1. Calculate your expenses

If you opt for the expert-recommended approach, you’ll be aiming to have at least three months’ worth of expenses in your emergency fund. To start, you’ll need to know what your monthly expenses are, and multiply them by three. That will give you the baseline amount to aim for. 

However, keep in mind that there is no one-size-fits-all answer to the question, “how much should you have in emergency funds?” If this amount seems too much for you, you might prefer to aim for a round, attainable figure. When it comes to saving money for an emergency fund, something is generally better than nothing.

2. Start saving

Now that you know how much to have in your emergency fund, and you’ve factored it into your monthly budget, you can begin to set it aside. It often helps savers to have a goal date in mind and milestones to meet.

When deciding how to build an emergency fund, it might help to open a separate savings account that you can store the money safely in. This helps reduce the temptation to spend your emergency money and can even allow you to accumulate some interest on your savings.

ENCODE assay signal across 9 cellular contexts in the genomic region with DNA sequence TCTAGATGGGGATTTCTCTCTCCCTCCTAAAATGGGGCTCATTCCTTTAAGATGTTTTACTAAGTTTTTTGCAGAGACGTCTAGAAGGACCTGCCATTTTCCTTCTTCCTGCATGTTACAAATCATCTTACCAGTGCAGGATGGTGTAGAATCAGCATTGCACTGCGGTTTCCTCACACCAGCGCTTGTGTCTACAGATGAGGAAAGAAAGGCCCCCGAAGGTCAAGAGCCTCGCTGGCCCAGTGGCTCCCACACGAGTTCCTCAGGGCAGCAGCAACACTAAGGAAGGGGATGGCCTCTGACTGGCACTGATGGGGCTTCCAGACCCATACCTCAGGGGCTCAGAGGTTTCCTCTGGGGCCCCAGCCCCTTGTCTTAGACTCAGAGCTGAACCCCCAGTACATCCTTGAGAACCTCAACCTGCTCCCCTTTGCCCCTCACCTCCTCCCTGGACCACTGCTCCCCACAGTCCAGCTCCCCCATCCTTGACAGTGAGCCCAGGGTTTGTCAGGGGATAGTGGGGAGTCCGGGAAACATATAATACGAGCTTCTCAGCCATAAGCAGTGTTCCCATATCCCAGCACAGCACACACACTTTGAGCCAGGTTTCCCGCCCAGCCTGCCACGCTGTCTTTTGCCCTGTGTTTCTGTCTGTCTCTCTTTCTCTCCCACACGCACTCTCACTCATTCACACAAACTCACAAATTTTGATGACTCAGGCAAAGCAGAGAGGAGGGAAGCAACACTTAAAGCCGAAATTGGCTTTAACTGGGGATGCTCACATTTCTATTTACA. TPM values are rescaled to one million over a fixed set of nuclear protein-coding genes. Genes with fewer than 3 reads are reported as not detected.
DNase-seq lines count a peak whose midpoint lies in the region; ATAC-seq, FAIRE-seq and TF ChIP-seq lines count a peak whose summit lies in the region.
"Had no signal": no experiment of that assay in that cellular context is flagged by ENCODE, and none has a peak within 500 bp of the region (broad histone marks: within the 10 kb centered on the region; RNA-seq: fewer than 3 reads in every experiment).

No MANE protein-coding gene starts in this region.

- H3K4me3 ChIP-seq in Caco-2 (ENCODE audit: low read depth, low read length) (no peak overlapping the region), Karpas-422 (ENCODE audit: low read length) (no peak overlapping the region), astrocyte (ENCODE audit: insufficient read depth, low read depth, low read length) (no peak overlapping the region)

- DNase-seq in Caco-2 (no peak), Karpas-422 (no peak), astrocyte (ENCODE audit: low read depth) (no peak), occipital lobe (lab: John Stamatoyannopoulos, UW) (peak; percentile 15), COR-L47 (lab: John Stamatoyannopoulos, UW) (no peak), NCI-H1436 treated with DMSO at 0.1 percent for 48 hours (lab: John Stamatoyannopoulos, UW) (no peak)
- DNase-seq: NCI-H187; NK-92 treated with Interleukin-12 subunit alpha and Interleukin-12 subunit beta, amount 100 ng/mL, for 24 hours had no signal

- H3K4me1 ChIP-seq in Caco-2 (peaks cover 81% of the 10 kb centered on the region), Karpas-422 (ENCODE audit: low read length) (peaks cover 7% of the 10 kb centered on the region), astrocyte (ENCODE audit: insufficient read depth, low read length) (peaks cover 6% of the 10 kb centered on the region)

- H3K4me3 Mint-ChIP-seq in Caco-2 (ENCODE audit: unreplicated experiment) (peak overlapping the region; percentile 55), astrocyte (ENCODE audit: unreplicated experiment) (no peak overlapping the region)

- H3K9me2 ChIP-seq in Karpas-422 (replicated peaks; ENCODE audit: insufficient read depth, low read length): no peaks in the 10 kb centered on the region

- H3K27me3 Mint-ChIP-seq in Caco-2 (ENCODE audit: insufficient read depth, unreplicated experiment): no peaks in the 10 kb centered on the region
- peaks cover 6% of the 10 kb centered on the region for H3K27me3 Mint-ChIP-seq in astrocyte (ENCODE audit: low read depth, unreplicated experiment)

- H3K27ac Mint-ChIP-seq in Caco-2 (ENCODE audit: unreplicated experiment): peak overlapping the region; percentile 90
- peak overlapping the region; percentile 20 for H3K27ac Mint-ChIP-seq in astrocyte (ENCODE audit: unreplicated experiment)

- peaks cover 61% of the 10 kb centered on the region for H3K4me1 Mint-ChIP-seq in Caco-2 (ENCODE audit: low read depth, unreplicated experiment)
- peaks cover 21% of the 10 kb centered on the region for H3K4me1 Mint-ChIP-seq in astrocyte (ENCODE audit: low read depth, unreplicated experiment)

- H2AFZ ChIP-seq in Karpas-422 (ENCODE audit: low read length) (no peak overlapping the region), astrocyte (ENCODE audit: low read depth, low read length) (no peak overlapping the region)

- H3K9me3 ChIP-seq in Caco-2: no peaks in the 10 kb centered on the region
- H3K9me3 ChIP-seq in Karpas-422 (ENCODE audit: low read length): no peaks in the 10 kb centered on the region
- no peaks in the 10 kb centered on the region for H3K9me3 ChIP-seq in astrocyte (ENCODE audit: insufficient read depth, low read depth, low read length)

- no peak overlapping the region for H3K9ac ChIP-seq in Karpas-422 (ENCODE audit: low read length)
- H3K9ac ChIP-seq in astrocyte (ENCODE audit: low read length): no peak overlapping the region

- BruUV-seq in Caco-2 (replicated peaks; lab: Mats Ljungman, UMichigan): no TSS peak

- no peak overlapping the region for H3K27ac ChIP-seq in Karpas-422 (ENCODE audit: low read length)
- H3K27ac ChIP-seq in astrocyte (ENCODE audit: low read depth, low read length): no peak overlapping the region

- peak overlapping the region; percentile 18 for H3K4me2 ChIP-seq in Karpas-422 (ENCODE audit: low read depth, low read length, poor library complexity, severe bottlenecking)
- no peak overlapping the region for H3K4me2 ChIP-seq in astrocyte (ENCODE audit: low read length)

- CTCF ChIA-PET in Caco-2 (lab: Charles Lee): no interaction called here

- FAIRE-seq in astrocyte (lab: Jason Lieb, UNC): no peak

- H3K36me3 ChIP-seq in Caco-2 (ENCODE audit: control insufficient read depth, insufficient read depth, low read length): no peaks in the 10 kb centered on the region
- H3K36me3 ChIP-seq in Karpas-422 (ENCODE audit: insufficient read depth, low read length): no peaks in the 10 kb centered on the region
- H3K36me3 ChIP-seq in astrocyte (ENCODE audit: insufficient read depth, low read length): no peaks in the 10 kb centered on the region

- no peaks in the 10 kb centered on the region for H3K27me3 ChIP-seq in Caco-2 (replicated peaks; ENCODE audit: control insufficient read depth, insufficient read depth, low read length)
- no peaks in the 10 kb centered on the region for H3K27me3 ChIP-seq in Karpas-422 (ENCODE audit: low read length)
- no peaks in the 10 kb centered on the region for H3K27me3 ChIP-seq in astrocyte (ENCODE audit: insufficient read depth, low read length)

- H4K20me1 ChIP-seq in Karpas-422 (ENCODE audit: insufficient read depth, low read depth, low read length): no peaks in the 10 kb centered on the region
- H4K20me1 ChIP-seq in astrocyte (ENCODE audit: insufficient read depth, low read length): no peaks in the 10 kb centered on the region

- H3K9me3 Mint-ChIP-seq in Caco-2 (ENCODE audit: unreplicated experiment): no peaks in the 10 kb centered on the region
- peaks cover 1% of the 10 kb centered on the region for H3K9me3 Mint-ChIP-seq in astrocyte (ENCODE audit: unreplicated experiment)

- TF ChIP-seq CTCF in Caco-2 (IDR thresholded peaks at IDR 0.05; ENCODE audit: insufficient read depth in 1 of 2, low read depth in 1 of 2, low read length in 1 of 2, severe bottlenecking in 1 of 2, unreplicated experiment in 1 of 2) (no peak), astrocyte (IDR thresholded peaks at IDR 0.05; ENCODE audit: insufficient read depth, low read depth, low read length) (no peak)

However, it’s important that you can get instant access to your cash in the event of an emergency, so make sure that the savings account you choose doesn’t have any restrictions on when you can withdraw money.

It might be a good idea to set up a standing order from your current account to the emergency fund that is taken on the day you get paid. This reduces the risk that you’ll spend the emergency money before you put it in your savings account, and also makes it feel more like another bill that you have already factored into your budget.

Check out our savings tips to help you boost your emergency fund.

3. Be clear about what an emergency is